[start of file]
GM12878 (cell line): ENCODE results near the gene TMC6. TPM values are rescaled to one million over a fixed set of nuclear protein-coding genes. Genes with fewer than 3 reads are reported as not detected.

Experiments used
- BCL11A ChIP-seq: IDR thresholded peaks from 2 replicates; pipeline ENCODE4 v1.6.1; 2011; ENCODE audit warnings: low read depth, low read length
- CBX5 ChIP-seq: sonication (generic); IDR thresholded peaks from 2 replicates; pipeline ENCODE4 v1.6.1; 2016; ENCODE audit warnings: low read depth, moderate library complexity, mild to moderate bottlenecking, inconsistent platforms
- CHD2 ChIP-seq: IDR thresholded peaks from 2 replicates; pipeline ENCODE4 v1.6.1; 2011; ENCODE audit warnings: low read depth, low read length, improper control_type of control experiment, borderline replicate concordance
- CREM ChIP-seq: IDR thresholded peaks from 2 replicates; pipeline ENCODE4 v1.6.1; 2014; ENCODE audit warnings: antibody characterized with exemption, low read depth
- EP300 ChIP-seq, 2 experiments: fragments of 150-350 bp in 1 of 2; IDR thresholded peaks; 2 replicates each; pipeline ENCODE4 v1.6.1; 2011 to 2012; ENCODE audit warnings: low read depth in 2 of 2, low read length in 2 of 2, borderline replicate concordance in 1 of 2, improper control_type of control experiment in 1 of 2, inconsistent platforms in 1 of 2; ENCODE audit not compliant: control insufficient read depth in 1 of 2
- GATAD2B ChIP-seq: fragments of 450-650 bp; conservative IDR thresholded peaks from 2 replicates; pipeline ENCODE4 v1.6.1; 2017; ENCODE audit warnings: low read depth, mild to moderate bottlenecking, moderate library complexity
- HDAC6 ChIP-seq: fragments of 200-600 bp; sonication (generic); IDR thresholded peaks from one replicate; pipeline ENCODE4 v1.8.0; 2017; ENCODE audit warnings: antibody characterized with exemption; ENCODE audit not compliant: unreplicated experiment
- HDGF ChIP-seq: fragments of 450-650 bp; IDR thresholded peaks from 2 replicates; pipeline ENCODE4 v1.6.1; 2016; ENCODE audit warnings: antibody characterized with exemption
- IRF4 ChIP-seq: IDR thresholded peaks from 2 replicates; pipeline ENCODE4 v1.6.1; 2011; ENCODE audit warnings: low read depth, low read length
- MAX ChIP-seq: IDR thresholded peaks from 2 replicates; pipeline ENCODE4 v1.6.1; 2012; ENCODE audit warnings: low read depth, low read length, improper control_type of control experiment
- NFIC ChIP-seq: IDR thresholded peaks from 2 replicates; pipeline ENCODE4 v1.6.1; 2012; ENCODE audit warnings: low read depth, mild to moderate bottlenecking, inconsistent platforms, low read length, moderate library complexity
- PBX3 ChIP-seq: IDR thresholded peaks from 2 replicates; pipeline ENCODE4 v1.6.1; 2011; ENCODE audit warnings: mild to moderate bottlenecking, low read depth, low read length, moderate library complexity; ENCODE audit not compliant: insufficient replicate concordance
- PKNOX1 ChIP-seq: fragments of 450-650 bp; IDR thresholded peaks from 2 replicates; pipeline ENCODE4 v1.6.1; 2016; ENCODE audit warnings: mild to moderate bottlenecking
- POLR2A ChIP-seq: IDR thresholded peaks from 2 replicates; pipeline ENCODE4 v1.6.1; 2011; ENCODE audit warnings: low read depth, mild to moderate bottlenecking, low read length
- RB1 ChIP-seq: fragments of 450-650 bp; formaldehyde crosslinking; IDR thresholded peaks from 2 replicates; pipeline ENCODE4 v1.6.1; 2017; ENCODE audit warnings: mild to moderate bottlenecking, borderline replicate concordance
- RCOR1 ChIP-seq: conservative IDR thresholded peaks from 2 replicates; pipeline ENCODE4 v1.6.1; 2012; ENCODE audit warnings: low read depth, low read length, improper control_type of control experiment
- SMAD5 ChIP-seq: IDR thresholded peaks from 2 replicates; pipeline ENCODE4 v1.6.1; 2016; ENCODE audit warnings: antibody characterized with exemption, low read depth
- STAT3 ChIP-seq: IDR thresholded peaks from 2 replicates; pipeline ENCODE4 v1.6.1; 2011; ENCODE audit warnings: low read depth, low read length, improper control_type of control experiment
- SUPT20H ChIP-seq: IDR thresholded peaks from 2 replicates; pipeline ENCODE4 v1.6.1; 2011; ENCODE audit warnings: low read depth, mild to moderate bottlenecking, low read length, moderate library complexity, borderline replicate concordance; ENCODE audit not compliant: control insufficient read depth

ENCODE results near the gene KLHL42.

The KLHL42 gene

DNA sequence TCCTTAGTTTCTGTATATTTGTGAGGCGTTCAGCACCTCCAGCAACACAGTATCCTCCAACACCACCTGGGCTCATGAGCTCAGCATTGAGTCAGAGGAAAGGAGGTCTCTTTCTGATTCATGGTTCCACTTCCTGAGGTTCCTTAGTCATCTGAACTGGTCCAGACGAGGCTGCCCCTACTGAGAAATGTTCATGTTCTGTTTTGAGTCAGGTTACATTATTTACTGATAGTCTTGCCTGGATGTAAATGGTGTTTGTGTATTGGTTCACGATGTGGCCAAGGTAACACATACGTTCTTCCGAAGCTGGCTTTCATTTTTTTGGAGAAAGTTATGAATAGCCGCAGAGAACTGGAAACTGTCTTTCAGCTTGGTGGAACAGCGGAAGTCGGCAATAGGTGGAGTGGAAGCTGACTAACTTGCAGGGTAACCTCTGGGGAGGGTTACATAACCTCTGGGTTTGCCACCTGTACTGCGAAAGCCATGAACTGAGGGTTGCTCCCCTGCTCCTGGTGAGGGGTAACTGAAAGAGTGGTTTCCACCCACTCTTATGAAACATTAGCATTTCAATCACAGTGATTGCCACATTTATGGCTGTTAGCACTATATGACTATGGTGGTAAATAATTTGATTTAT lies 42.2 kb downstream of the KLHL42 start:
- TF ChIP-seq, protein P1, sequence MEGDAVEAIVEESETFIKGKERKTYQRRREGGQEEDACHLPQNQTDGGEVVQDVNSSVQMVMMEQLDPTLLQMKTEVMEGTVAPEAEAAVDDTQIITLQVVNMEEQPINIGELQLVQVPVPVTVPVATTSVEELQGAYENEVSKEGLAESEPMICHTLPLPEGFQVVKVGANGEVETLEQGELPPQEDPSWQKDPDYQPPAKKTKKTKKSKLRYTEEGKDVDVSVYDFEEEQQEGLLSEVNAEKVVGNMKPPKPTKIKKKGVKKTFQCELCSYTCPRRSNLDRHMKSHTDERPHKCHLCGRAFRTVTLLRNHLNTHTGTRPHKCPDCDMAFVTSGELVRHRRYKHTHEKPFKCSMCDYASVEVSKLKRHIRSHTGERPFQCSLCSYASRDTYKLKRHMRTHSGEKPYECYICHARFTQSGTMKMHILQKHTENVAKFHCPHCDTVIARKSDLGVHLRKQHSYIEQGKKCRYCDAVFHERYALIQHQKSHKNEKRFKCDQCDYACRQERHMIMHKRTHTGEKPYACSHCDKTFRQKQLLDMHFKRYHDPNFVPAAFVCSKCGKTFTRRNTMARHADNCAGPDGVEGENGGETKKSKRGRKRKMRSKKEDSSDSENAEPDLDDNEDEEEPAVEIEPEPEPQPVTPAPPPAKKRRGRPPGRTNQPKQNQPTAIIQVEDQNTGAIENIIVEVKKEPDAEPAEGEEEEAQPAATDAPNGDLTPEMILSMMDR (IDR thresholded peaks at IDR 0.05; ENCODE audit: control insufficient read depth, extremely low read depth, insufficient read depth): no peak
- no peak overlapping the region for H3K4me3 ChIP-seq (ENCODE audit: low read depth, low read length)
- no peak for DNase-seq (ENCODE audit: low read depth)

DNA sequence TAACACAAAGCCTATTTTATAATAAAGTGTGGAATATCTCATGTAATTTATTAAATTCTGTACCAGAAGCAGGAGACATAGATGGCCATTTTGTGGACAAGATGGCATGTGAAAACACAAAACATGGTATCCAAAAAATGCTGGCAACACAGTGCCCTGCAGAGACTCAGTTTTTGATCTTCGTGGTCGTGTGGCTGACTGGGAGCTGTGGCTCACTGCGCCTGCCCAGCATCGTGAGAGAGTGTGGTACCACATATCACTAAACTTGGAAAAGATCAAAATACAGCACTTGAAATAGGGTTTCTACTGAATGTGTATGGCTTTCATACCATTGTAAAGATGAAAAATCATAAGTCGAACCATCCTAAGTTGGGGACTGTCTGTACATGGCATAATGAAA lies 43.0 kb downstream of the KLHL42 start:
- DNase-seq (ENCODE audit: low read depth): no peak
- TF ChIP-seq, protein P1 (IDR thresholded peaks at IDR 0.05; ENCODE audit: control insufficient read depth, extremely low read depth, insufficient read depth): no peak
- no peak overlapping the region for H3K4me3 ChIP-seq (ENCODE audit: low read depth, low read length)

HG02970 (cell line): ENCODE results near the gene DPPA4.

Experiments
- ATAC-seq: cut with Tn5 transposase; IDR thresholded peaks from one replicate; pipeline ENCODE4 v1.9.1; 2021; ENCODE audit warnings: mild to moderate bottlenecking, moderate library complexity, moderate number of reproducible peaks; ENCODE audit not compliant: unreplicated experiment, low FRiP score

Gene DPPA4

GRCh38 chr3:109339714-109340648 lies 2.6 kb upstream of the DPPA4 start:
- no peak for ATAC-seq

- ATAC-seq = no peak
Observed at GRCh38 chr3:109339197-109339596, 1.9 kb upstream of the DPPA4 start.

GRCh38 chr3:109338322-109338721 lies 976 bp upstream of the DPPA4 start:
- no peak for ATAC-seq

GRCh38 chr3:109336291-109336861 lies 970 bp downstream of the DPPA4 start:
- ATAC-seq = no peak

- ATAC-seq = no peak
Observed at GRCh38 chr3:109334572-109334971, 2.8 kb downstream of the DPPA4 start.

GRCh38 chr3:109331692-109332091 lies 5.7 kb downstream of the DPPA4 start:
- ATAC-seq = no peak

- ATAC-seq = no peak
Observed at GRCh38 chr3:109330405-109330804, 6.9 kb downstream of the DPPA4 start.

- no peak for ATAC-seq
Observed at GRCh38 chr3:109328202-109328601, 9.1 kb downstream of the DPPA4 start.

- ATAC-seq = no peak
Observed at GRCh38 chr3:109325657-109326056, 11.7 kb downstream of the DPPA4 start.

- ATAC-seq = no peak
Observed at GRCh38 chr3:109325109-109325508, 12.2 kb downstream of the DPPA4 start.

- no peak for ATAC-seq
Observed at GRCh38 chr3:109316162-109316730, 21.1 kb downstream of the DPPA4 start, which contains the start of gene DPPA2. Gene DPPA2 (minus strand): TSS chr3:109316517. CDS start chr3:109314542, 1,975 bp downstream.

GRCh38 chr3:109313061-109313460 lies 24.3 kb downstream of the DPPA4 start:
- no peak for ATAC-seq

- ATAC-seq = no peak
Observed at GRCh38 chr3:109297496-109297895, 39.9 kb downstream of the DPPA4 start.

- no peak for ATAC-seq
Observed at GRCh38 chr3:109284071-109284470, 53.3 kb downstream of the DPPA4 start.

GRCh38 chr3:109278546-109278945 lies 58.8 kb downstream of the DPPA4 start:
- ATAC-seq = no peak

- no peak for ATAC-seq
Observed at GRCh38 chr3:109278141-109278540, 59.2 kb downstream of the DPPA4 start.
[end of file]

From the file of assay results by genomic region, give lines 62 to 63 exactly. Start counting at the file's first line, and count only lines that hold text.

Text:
- no peak for ATAC-seq
Observed at GRCh38 chr3:109284071-109284470, 53.3 kb downstream of the DPPA4 start.